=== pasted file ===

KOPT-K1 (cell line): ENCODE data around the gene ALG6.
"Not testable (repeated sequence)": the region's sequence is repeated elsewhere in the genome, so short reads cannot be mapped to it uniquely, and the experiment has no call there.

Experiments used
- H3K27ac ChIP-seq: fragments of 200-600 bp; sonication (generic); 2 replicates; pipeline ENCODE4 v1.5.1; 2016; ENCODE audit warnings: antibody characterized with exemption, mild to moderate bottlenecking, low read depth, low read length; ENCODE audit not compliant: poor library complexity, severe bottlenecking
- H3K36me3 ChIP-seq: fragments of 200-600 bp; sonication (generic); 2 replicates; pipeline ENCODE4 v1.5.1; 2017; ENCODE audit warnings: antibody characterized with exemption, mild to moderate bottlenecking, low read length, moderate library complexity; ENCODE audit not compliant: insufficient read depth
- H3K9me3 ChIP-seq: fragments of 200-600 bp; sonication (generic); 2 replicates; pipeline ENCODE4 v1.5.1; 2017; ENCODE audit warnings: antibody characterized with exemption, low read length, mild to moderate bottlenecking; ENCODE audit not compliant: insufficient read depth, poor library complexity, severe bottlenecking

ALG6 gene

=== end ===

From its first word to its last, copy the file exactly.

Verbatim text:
KOPT-K1 (cell line): ENCODE data around the gene ALG6.
"Not testable (repeated sequence)": the region's sequence is repeated elsewhere in the genome, so short reads cannot be mapped to it uniquely, and the experiment has no call there.

Experiments used
- H3K27ac ChIP-seq: fragments of 200-600 bp; sonication (generic); 2 replicates; pipeline ENCODE4 v1.5.1; 2016; ENCODE audit warnings: antibody characterized with exemption, mild to moderate bottlenecking, low read depth, low read length; ENCODE audit not compliant: poor library complexity, severe bottlenecking
- H3K36me3 ChIP-seq: fragments of 200-600 bp; sonication (generic); 2 replicates; pipeline ENCODE4 v1.5.1; 2017; ENCODE audit warnings: antibody characterized with exemption, mild to moderate bottlenecking, low read length, moderate library complexity; ENCODE audit not compliant: insufficient read depth
- H3K9me3 ChIP-seq: fragments of 200-600 bp; sonication (generic); 2 replicates; pipeline ENCODE4 v1.5.1; 2017; ENCODE audit warnings: antibody characterized with exemption, low read length, mild to moderate bottlenecking; ENCODE audit not compliant: insufficient read depth, poor library complexity, severe bottlenecking

ALG6 gene